Light meters are dead, Long live the light meter!

Analog Light MeterIn the age of digital – light meters have, for the most part, lost popularity with photographers. With digital cameras it is easy enough to just take a photo, review the image immediately, and adjust your exposure as necessary. However, If you want to take the guess work out of getting perfect exposure then an incident light meter may be for you.


But my camera already has a light meter built-in! 

True, all digital SLRs have a built in “reflective” light meter. However these meters can be unreliable under difficult lighting situations. Handheld incident light meters are much better at judging the light in the scene and rendering the proper exposure values.

Reflective vs. Incident metering:

In reflective metering the light reflected from the scene into the camera is recorded and compared against a standard value. In most cases this is 18% gray. This is fine when shooting an evenly lit scene made up of mostly middle tones but, is problematic when shooting scenes made up of mainly bright or dark values. To see this problem first hand try taking a picture of something pure white filling a majority of the frame. If you meter the image to ‘0’ the white object will apear gray in the final image.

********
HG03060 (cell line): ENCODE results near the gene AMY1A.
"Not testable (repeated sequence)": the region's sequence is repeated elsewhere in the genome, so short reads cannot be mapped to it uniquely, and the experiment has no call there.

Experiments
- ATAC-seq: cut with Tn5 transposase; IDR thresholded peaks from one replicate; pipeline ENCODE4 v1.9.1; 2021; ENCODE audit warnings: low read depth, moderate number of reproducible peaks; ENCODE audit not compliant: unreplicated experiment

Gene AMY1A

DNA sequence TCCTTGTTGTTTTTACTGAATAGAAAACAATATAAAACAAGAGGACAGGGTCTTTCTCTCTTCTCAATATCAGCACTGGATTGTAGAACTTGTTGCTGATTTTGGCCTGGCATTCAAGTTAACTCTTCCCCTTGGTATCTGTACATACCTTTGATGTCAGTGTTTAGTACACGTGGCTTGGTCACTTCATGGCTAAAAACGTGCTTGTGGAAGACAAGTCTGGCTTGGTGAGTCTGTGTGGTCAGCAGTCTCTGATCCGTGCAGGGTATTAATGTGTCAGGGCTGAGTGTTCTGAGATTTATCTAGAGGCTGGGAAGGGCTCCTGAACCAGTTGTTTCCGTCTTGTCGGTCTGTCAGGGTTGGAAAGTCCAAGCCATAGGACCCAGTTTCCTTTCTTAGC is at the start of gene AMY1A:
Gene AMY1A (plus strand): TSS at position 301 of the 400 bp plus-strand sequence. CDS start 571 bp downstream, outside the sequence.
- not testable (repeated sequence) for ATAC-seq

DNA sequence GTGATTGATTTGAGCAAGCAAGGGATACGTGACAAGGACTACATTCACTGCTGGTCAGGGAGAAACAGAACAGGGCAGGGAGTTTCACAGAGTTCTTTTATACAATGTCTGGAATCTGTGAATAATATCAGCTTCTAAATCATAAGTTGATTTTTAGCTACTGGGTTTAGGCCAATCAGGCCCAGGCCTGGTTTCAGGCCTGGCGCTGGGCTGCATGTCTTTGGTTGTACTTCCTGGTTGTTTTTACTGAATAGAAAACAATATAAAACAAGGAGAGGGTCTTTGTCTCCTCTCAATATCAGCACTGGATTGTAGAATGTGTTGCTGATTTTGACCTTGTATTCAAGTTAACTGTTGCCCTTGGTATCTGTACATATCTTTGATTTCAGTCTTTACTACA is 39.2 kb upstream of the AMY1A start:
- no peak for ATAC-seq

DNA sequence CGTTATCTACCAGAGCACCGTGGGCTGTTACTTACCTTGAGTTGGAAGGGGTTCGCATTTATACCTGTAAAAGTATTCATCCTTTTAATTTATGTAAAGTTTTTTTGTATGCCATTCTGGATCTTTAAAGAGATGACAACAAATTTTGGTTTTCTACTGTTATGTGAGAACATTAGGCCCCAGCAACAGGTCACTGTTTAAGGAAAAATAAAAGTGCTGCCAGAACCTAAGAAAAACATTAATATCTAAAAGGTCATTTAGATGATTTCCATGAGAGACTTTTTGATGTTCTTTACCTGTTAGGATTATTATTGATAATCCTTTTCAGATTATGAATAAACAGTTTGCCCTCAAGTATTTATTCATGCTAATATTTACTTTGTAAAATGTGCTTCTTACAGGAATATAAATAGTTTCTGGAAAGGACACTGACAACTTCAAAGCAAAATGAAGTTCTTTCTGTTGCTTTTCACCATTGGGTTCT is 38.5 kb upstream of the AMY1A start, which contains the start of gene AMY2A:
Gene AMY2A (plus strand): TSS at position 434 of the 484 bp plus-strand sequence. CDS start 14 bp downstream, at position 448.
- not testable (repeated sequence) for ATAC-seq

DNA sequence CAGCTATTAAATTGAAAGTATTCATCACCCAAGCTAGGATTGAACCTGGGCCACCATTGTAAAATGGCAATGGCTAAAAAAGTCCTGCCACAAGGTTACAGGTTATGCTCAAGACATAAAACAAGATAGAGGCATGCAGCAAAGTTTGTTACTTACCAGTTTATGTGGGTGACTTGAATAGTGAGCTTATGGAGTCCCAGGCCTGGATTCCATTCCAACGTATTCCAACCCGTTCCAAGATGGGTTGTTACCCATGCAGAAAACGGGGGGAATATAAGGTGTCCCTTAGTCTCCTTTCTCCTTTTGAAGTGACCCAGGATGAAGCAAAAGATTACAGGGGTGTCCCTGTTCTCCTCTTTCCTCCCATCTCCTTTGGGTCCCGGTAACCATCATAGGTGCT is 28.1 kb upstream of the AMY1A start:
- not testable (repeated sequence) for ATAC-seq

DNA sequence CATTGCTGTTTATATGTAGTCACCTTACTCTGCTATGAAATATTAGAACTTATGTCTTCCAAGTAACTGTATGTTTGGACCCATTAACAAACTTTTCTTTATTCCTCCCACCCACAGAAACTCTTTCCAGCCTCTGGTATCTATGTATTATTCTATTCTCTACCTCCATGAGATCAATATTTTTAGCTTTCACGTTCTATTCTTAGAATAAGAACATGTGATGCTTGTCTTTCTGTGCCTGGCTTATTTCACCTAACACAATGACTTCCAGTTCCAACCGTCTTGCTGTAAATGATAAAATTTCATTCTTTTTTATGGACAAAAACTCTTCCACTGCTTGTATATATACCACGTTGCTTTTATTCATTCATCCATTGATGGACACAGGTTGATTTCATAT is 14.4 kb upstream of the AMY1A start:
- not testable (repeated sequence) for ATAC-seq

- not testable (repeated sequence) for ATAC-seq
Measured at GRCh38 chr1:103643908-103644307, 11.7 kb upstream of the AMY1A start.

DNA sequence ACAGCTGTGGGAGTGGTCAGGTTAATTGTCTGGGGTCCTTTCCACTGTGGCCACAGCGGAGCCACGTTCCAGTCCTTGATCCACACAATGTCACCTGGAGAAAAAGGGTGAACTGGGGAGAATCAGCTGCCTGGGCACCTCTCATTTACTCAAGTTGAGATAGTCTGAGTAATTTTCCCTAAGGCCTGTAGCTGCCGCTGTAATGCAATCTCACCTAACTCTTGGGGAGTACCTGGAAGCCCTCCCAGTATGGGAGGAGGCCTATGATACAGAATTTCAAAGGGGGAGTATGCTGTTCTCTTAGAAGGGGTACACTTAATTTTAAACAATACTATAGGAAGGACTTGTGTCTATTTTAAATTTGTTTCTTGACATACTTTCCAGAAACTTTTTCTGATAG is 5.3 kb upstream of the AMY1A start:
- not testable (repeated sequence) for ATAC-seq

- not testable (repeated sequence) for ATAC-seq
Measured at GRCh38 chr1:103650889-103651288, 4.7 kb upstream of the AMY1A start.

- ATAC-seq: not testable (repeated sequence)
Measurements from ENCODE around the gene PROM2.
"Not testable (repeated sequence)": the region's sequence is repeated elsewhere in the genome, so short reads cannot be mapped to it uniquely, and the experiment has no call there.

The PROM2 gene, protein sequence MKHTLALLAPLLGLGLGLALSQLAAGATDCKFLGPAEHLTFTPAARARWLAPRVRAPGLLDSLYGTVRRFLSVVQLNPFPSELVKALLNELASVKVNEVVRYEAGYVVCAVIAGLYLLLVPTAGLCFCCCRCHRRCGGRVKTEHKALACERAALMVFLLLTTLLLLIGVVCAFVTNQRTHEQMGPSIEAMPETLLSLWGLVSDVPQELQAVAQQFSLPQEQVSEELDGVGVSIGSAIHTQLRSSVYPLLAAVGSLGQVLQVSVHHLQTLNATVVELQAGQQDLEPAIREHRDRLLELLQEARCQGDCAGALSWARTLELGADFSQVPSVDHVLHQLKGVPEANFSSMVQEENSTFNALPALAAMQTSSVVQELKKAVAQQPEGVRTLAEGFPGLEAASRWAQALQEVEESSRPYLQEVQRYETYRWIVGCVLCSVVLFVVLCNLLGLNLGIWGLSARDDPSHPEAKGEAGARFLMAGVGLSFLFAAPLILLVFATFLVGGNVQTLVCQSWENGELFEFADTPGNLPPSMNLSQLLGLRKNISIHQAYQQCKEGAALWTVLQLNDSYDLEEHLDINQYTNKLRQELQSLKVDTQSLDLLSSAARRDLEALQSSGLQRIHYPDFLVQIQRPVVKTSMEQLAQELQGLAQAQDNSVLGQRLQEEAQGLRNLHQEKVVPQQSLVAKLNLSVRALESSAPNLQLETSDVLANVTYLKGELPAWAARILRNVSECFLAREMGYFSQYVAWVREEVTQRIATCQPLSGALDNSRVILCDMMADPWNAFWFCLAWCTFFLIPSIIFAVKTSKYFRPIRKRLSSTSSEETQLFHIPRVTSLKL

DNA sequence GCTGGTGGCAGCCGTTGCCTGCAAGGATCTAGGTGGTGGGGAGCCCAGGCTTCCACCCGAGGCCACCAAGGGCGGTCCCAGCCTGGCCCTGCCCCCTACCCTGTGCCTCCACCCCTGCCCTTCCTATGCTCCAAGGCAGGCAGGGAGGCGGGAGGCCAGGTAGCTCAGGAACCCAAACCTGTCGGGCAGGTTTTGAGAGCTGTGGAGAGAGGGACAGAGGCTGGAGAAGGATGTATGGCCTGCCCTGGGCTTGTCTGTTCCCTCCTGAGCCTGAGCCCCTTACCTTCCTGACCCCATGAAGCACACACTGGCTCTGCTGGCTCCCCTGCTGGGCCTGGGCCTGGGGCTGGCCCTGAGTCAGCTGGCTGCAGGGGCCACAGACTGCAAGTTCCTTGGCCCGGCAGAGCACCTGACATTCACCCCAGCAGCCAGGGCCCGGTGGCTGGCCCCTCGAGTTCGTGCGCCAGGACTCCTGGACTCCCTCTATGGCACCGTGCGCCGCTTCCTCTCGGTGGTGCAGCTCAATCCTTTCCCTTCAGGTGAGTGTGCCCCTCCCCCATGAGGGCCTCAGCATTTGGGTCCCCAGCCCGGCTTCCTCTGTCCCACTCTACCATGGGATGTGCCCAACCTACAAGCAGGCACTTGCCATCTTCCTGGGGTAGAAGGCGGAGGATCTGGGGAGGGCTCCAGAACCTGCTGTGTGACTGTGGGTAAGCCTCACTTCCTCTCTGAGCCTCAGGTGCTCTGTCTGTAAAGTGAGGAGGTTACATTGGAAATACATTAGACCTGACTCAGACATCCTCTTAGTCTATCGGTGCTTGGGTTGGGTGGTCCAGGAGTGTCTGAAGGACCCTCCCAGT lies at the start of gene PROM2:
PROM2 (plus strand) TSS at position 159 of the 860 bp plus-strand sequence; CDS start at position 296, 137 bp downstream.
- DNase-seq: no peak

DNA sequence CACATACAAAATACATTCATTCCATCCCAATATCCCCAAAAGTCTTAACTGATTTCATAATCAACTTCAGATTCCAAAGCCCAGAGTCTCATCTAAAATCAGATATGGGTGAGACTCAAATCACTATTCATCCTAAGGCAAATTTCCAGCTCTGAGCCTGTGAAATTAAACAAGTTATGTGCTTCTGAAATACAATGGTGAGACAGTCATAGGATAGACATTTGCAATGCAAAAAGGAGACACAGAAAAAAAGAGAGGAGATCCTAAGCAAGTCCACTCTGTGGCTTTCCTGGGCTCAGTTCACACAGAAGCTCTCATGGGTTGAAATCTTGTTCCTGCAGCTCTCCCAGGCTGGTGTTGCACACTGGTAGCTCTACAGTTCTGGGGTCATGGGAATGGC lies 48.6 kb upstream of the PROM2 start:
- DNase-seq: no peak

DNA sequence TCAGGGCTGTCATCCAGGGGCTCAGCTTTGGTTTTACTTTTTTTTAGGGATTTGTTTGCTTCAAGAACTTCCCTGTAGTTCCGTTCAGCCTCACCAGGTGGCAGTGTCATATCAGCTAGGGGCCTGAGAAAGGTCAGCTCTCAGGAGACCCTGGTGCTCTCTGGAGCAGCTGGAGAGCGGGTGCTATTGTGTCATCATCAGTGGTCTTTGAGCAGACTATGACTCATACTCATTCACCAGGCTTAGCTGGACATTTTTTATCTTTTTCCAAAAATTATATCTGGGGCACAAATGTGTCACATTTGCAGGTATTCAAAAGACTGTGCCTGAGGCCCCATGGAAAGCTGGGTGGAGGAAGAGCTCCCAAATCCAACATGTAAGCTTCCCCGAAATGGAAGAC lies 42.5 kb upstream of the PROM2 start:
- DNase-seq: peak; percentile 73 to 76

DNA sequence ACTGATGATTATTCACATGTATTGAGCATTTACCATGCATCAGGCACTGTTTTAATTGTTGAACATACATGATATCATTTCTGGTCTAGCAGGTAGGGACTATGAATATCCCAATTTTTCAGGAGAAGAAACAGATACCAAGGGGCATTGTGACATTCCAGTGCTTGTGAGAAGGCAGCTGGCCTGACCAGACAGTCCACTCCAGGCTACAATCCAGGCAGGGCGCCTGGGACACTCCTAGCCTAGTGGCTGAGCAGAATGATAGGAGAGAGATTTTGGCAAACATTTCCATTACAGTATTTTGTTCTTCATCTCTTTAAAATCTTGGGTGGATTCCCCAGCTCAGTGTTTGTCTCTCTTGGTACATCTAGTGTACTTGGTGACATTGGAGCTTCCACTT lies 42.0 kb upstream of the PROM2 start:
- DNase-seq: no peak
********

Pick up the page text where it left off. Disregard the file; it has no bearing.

Incident metering works by holding the meter up to the subject (meter’s sensor facing the camera) and taking a reading of the light falling onto the subject. Since the meter is recording the actual light hitting the subject rather than light being reflected, the meter produces a much more accurate reading.


Light meters can be expensive. Digital light meters like the Sekonic LITEMASTER PRO can cost up to $400. You can save some money however, by purchasing older analog light meters rather than their more expensive digital counterparts.

Analog light meters generally have a needle that points to zero when the proper exposure has been reached whereas digital light meters output the proper exposure directly to the screen.

Adorama frequently has used analog light meters in-stock for under $100. I have the Gossen Luna-Pro which I think is one of the best light meters for under $100 USD. See my tutorial on the Gossen Luna-Pro

Digital Light Meter

So.. should you buy a light meter?

Like most things in life it depends… It is completely possible to get proper exposure without the use of an external light meter however, having a light meter in your bag can really come in handy when faced with a difficult lighting situation, or when the light has changed and you just want a quick reading of the light on the subject.

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